Wednesday, June 24, 2015

The “hot seat” experiment

Difficult Conversations Workshop

Our development team recently attended a whole-day workshop about "Difficult Conversations". I setup the workshop because we were facing challenges when trying to voice concerns with each other and external departments.  The objective was to give the team tools to communicate effectively with various personality styles.

Asking a Difficult Question

A few days later, in our weekly department meeting I decided to stretch myself and give the department permission to ask me any difficult question they'd like.

To select the question, I stole techniques I learned from a recent "Spark the Change" conference I attended here in Toronto.  I took the following approach to help the team find the most important "difficult question".
  • Individuals were asked to quietly generate questions/topics (One per sticky)
  • The stickies were put up on whiteboard and grouped into similar areas of concern
  • Everyone went to the board and was allowed to "dot" a sticky with a vote
  • Individuals were allowed to vote 3 times for their favourite questions (3 dots)
Once everyone voted, the topic with the most "dots" was selected and I sat myself into in front of the team to address their "difficult question"

Here's the source material from Steve Rogalsky that introduces the science behind brainstorming and how "silent brainstorming" to allow all personality types contribute equally.

Employee Engagement and Retention

The selected topic was "How do you keep turnover low and how do you retain people?".  It was a relevant and topical question - as we just had an experienced member of the team resign. I sat down in front of the group and immediately felt awkward and uncomfortable.  Many long pauses as we tried to dig in.  It was not going smoothly.

I attempted to jumpstart the conversation with some facts on our current retention rates, how they compared historically in our department, how they compared to other companies.  I spoke to how "I felt good about where we stood" in light of a Developer's recent resignation.

Interestingly, someone from the group pointed out that I didn't answer the question.  The question remained, "how do you keep turnover low and keep good people?".  On top of which, half the room was not engaged in the conversation.  I had answers, but had no way of knowing if they were right answers.

I felt the value of the conversation diminishing.  I attempted to energize the group by speaking about the culture, changes recently made and how this was making for an engaging environment that would keep turnover low.   As I soon quickly realized that we weren't making progress, I decided to take on a different tactic.  I'd ask them what would make them quit... and what makes them stay.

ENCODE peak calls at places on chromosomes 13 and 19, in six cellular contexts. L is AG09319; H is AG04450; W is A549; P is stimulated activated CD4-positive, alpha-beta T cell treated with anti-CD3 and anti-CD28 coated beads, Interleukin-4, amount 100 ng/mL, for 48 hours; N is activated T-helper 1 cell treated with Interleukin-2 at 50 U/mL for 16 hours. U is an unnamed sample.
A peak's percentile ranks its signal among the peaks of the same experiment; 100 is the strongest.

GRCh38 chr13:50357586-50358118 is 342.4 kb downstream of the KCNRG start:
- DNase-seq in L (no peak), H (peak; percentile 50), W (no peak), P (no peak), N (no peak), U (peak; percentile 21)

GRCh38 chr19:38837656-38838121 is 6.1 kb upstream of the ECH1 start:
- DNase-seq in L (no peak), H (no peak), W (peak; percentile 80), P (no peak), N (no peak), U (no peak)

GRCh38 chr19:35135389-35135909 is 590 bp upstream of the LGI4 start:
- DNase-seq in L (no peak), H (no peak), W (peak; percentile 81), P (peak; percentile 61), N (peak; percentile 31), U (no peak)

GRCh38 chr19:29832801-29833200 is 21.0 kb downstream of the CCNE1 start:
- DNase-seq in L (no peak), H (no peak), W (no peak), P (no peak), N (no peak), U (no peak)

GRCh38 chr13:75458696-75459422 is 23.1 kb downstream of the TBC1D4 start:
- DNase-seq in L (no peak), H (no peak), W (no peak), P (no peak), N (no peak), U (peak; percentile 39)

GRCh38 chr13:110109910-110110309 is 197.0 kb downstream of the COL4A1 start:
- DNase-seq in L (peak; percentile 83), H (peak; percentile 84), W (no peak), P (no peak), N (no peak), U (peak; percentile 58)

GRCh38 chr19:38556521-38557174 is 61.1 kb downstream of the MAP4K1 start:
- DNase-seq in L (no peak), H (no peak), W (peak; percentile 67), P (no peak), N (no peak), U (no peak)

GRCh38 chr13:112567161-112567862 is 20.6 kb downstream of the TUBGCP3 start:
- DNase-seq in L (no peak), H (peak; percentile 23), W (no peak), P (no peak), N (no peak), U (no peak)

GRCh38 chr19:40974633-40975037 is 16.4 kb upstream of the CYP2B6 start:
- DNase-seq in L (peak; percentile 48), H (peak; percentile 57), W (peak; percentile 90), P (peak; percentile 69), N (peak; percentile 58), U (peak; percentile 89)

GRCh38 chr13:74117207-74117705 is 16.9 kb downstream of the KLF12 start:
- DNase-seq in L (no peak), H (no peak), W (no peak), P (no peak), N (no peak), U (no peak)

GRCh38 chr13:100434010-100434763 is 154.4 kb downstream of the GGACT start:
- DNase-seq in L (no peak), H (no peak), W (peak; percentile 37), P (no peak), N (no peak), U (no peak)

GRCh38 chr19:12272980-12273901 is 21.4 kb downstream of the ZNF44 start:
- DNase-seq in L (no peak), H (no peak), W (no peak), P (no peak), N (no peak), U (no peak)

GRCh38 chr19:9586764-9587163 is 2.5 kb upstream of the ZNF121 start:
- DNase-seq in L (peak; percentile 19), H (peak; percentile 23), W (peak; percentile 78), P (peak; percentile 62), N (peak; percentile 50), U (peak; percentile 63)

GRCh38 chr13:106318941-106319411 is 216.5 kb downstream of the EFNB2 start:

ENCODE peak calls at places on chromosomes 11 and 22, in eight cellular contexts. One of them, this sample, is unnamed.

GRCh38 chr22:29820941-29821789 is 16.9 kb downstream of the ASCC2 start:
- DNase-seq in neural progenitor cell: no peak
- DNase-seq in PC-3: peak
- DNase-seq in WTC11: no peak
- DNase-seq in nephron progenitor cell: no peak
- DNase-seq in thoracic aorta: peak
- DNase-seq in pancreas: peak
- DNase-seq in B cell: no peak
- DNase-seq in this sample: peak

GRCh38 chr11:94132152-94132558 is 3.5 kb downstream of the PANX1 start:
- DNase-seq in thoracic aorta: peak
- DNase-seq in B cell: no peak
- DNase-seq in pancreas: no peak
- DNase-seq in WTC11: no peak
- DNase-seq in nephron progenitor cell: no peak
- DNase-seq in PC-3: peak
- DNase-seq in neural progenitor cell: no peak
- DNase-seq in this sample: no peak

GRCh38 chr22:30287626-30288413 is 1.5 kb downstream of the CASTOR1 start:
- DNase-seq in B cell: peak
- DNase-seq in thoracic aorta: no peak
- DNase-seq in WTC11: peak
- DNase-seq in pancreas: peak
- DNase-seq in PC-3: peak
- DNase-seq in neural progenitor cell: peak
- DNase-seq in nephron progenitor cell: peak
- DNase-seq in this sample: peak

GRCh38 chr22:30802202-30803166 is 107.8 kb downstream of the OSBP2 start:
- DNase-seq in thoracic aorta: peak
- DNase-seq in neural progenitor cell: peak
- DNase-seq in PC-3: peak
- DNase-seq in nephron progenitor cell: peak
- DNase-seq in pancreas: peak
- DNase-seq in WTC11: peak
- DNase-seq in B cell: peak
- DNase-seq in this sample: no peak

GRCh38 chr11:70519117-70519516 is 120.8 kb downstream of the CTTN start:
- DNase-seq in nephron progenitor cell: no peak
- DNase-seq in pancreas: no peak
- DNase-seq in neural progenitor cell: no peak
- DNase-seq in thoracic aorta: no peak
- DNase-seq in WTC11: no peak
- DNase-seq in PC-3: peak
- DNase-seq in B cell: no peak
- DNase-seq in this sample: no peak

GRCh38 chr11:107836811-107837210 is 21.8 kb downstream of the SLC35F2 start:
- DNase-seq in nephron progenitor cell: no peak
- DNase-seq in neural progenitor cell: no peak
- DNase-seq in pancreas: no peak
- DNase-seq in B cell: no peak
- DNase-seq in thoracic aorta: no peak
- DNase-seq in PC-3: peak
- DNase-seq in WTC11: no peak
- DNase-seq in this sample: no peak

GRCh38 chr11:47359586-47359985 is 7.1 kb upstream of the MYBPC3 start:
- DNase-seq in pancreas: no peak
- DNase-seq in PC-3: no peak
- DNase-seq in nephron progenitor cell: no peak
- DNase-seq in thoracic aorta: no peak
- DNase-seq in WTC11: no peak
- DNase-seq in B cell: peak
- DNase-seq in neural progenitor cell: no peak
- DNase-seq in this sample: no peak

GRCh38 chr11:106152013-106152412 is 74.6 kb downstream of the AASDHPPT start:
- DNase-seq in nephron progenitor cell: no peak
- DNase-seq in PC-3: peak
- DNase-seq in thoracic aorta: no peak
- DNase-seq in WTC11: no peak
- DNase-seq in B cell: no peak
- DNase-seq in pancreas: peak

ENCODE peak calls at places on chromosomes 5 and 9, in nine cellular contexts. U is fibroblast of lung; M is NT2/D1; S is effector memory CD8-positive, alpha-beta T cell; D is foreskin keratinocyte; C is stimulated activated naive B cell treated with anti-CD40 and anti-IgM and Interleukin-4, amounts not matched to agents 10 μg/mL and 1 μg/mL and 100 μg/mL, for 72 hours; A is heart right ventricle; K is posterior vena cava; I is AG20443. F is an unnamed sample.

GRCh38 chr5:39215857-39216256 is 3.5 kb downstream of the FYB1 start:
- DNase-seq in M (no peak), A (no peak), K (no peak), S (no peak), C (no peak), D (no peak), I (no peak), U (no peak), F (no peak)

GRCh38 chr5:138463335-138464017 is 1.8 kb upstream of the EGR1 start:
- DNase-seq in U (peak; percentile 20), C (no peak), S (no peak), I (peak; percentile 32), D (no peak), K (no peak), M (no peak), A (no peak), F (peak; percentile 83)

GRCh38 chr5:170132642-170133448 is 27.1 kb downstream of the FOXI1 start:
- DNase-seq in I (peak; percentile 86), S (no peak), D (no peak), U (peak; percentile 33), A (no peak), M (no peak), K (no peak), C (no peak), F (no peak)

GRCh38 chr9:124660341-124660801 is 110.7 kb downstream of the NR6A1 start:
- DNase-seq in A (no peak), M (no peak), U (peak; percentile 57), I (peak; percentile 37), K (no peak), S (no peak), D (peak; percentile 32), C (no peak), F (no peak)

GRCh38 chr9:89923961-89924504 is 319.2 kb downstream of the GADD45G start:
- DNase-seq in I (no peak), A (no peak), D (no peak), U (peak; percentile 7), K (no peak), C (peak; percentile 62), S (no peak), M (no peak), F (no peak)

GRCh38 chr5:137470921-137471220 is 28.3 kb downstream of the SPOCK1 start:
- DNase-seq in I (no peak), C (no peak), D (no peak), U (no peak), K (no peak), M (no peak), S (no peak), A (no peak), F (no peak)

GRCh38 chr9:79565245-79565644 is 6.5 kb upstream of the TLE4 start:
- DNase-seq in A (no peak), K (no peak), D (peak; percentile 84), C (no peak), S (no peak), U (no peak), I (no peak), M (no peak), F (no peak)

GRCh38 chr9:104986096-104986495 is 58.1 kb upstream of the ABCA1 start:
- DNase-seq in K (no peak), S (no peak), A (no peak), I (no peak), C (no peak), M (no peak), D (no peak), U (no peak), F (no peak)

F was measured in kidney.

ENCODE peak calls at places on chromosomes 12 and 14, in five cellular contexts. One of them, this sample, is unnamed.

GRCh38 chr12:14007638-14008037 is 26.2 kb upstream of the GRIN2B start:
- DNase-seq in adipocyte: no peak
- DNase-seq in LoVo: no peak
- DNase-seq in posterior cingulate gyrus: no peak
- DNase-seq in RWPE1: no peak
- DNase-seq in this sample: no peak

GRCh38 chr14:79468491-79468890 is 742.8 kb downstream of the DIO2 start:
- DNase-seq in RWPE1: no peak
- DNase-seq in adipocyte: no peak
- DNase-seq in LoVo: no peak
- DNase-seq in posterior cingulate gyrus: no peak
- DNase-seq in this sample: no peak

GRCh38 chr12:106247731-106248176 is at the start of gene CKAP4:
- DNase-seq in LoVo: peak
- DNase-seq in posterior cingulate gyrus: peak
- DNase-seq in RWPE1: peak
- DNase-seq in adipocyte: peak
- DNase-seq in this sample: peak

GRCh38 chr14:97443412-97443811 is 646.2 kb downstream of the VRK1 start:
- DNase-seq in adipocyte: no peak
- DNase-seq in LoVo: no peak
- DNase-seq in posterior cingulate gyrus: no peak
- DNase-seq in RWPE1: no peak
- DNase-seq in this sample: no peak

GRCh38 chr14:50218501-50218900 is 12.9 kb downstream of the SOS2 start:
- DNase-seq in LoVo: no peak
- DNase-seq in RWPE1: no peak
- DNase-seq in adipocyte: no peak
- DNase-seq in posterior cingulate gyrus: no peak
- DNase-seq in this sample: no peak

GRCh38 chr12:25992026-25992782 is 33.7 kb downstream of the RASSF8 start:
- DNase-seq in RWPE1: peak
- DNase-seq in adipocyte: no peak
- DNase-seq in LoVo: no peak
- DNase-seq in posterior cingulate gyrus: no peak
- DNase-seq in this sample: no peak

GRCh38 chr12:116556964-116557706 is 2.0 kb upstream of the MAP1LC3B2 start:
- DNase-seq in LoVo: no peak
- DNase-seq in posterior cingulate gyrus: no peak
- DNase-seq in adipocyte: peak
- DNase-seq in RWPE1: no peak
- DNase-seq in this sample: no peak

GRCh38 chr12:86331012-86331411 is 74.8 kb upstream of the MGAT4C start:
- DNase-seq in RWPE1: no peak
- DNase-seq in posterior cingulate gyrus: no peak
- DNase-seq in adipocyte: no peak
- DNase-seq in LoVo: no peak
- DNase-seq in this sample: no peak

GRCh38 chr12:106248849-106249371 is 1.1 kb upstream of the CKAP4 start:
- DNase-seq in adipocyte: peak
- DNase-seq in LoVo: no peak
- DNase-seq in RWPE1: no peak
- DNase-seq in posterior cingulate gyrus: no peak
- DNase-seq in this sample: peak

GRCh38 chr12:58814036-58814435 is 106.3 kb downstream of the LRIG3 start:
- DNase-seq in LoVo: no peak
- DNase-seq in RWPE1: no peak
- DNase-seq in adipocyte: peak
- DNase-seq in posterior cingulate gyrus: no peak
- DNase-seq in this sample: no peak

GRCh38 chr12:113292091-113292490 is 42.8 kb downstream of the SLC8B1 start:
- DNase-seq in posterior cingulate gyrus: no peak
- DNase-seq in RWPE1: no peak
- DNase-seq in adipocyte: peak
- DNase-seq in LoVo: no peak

Ask Them (anonymously)

Survey Monkey is a great tool to get anonymous feedback. In the end we decided to simply ask the department - "what's keeping you here?", and "what would cause you to leave?".  The following incomplete sentences were presented:

  1. Our work/life balance...
  2. Our technology stack...
  3. The work we do (i.e. user stories)...
  4. The product we are building ...
  5. Our codebase...
  6. Our culture...
  7. Our company's stability...
  8. My compensation...
  9. My advancement opportunity...
  10. My manager...
  11. My co-worker(s)...
  12. My squad/team...

The survey allowed them to select a value from 1-5 with the values reflecting how they'd complete the sentence:
  • (1) bad enough to make me quit
  • (2) not great
  • (3) okay
  • (4) good 
  • (5) so great it keeps me here

What I learned from the experience

It was clear after going through this exercise that having the right answer is not as important as having the right question.  

The results of the survey were also very insightful.  It allowed us to see what behaviours we should continue to support and what issues to immediately address.

As painful as sitting in the hot seat was - I would gladly do it again.  By putting myself out there my team recognized that I was committed to being transparent and answering their concerns directly.

For future meetings, I would revise the large group discussion to a few smaller groups of 4-7 each. This may give the smaller groups opportunity to discuss more openly amongst themselves, and allow them to speak to me more comfortably.

The most important result was in finding the right question, and allowing the team to answer safely and anonymously.

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